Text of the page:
EXCLUSIVE: For all intents and purposes, the Tribeca Film Festival wrapped last week with the announcement of winners in various categories. Of course there was no live Tribeca this year due to the coronavirus pandemic, but the festival went ahead as virtually as it could by creating an Extranet where some of the accepted films could be screened online for press and buyers, among others. That option is still open through next week for those movies that want to participate, but the fact is the higher-profile titles did not want to put in jeopardy a true distribution deal by giving away their film, sans traditional festival premiere, and risking a much bigger deal than just getting seen in this unprecedented way, similar to the experiment SXSW forged with Amazon for their interested filmmakers mourning the loss of a key fest berth.
As I wrote on what would have been the opening night of Tribeca a couple of weeks ago, high-profile documentaries like Jimmy Carter: Rock and Roll President and the Sean Penn Haiti docu Citizen Penn passed up on the chance, as did the narrative release Stardust, about the early career of David Bowie, which instead opted to create a sort of communal virtual world premiere for select press and filmmakers, where the cast and director introduced the film much like they might have had a premiere happened in a New York theatre for Tribeca. Those films are still out to buyers, as are others that hoped to be propelled into theaters, or perhaps streaming deals, out of the fest Robert De Niro and Jane Rosenthal began as a way to help New York recover after 9/11.
Now I have seen two more films meant for Tribeca this year, both looking for distribution deals, and the news in terms of quality is very good. In fact, one of them, Television Event, is another documentary being sold by Submarine, which is handling the Penn and Carter docus. For me, this one topped everything — an absolutely riveting, highly entertaining and important story of the unlikely subject matter of the making of the 1983 ABC TV movie, The Day After. That was the controversial event film for the broadcast network that depicted an all-out nuclear war and the aftermath on a small town in Kansas. The docu from writer/director Jeff Daniels (not the actor), is not only a remarkable, often oddly funny, look at the broadcast network machinations at the time, plus the making of a major TV project, but also a game-changing show business event that directly affected then-President Ronald Reagan and his whole attitude towards the possibility of a nuclear holocaust. It was so revolutionary that sponsors bailed and those that stayed got bargain basement deals that turned out to be a bonanza when it became a ratings juggernaut. Because of the ad bailout a planned two-night miniseries was reduced to a three-hour single night, and that was followed directly by a unique special 90-minute news show called Viewpoint on the film in which Ted Koppel interviewed a live panel of experts including Henry Kissinger and William F. Buckley. With a built-in audience of an estimated 85 million it became one of the most watched news programs of all time, certainly outside of coverage of something like the Kennedy assassination. It is a wild ride to be sure, and Daniels has had it in his head one way or another since he was a very young kid.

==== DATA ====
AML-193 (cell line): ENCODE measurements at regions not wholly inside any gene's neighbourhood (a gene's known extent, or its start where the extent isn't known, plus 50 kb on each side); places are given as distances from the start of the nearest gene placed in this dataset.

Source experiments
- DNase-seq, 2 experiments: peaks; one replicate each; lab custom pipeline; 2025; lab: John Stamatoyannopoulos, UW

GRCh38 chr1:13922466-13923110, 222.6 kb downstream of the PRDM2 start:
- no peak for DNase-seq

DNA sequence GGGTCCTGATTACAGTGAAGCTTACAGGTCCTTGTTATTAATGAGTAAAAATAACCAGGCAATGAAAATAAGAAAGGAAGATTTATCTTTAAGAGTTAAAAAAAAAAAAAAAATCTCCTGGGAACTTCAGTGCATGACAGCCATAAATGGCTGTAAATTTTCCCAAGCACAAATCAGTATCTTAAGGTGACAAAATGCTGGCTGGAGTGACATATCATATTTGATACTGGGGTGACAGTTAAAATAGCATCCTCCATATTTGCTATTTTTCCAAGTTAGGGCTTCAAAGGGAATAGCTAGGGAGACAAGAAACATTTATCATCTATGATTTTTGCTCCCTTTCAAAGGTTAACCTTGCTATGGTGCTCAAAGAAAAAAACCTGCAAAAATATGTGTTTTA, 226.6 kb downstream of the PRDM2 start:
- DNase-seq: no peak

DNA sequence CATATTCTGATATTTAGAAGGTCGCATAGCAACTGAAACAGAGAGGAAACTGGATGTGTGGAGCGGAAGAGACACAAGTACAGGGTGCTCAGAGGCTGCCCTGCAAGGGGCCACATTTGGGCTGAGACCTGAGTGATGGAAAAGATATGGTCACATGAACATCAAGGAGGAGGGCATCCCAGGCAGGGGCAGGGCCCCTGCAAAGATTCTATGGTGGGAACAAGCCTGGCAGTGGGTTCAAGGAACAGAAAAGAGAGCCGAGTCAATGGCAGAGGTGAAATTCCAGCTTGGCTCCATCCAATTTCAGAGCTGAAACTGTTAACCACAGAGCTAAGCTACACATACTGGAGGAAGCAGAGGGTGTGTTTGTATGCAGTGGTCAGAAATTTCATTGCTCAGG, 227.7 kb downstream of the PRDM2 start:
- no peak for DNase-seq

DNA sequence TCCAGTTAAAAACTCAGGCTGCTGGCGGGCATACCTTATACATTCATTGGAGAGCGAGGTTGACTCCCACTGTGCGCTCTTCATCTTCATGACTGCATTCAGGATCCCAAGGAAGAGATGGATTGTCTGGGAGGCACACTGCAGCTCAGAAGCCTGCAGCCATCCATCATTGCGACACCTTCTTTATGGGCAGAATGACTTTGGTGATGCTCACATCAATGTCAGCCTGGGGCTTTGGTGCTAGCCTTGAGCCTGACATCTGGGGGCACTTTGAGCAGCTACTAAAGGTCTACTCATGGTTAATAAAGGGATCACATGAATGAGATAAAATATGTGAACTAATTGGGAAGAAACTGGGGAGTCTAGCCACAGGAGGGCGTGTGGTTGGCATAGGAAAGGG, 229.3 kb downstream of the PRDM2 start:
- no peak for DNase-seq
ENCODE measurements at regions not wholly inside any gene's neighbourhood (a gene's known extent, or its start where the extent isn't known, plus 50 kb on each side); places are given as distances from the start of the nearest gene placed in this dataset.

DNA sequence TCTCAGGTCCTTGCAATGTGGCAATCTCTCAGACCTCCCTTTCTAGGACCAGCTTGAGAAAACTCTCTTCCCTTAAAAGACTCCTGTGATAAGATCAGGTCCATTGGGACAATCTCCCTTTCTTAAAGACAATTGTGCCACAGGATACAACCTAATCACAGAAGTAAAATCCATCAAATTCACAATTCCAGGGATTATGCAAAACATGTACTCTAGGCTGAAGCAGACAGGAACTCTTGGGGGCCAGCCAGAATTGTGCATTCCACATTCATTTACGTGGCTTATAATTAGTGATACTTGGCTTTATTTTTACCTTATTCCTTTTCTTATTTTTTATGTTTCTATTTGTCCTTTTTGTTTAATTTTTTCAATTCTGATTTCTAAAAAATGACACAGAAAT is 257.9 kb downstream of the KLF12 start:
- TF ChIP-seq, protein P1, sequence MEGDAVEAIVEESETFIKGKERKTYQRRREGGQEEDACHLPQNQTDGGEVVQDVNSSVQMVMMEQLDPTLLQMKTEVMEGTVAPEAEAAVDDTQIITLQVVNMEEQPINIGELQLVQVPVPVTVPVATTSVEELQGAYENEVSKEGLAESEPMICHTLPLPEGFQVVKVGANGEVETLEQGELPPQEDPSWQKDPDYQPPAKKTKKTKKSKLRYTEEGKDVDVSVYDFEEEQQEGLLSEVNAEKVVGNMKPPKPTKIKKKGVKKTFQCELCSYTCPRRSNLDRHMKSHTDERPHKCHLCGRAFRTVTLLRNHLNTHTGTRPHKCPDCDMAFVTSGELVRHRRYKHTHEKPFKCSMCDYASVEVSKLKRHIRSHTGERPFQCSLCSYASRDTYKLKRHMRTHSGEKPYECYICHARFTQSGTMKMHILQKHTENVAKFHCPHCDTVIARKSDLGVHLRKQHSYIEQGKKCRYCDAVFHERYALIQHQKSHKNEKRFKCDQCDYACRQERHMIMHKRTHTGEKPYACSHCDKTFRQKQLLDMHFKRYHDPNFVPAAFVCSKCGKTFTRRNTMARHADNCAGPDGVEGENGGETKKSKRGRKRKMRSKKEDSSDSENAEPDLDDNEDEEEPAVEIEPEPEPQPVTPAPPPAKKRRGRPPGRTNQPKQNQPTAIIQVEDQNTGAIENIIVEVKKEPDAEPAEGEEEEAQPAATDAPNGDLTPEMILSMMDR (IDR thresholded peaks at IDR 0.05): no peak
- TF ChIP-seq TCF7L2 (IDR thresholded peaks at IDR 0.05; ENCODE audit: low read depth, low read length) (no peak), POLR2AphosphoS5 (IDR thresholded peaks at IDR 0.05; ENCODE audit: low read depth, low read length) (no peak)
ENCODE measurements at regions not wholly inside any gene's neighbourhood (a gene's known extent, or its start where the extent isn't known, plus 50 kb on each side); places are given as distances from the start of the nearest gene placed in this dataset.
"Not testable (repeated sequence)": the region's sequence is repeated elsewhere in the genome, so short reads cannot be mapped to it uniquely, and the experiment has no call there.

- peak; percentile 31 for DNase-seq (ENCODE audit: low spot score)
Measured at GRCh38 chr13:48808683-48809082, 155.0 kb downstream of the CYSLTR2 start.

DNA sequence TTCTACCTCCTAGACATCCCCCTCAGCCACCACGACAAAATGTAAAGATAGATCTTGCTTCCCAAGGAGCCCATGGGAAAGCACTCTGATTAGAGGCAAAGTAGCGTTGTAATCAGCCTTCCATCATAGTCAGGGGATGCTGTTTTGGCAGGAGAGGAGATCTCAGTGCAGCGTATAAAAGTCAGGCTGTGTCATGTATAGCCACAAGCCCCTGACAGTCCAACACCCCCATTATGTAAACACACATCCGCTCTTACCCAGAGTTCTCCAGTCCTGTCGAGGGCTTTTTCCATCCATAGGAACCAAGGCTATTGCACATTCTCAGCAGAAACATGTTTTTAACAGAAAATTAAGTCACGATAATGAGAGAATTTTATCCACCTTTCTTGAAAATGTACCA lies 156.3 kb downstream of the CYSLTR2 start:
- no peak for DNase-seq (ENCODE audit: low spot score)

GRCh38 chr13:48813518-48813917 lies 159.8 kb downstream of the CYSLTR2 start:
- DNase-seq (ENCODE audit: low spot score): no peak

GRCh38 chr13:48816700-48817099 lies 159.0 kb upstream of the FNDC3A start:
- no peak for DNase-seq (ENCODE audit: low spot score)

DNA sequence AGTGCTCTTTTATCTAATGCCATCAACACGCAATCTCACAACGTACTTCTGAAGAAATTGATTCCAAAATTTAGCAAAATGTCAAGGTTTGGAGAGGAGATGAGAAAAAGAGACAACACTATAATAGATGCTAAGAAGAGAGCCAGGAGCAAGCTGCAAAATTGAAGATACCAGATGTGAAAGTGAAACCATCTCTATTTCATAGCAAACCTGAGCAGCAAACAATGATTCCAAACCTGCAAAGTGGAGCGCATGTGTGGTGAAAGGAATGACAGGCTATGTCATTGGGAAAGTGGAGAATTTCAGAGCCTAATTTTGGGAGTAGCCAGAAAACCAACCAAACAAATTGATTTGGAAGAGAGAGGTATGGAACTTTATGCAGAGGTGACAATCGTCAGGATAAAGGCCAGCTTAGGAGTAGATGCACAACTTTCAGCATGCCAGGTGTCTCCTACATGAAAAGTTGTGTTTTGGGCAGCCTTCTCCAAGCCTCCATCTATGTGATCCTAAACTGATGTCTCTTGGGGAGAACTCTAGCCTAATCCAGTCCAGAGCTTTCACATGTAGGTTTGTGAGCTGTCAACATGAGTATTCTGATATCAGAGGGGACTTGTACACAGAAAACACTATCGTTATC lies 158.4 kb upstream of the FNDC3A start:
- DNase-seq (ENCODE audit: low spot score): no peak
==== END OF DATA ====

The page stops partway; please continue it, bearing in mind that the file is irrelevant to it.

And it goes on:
“Well, you know, I was 5 when the film came out, and whether I wanted to or not, my whole family in Flushing, Queens, they, about 40 of them, my immediate and extended family all piled into my grandparents’ basement in Flushing, Queens, to watch The Day After, and you know luckily they had the sense to put me to bed before that iconic bombing sequence, before my childhood was completely ruined, but I think they were too late,” he told me in a recent call from Australia where he moved 20 years ago.